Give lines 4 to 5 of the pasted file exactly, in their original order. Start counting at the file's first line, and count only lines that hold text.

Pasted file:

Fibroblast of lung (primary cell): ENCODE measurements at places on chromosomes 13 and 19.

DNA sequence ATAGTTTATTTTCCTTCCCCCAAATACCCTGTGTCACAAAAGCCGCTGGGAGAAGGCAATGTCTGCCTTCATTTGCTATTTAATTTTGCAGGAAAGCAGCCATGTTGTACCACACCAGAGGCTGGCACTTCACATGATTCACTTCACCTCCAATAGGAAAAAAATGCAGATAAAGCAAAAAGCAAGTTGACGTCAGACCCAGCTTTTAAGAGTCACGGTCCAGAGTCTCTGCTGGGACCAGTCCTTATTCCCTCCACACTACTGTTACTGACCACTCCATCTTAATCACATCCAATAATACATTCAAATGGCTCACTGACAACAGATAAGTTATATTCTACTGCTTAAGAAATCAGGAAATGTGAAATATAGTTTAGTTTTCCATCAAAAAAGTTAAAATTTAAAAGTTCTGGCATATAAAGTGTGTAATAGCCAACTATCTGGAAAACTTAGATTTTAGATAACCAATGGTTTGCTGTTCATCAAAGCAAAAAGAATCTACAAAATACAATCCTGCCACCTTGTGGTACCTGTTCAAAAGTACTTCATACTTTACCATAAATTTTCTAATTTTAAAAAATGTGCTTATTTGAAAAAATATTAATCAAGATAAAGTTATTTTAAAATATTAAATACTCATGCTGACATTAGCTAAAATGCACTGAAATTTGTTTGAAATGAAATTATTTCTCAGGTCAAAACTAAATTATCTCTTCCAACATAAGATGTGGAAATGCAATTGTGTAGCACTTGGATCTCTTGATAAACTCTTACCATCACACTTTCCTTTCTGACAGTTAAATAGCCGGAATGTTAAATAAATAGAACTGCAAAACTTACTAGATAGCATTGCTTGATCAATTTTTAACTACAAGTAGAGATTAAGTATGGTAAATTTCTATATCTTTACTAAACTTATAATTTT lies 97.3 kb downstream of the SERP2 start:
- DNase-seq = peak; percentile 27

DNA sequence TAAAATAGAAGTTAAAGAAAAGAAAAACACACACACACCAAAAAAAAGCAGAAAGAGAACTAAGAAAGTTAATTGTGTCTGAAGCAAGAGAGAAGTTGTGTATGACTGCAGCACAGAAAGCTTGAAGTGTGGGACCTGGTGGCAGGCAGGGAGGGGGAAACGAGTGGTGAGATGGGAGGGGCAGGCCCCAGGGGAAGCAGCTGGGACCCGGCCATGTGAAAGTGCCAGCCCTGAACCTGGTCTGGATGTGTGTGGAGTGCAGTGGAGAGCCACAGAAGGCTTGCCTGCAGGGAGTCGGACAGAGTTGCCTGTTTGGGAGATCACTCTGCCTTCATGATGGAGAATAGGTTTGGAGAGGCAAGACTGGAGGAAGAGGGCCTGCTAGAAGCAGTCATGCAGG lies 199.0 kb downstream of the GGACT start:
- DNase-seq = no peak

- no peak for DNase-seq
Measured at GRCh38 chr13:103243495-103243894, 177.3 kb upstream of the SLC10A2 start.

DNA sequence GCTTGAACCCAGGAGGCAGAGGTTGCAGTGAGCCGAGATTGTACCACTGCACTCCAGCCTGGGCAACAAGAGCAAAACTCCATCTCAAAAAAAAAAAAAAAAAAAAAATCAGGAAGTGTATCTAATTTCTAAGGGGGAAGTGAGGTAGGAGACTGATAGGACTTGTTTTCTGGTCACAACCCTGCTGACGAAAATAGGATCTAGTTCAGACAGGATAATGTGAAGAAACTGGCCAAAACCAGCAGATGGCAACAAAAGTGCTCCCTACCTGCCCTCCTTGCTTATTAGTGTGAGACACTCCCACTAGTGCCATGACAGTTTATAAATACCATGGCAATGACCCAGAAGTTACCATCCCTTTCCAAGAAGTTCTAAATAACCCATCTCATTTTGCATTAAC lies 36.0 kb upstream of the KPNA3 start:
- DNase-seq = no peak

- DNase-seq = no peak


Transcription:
DNA sequence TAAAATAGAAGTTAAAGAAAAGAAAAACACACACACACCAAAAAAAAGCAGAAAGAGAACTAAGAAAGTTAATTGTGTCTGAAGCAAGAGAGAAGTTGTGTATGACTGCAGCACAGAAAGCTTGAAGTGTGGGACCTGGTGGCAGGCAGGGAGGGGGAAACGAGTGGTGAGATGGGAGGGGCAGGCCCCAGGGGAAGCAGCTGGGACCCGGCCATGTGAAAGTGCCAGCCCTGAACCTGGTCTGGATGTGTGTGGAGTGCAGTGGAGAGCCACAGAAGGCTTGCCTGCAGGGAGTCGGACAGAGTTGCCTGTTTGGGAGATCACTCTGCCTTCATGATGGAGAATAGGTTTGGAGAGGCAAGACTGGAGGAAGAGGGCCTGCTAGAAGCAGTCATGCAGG lies 199.0 kb downstream of the GGACT start:
- DNase-seq = no peak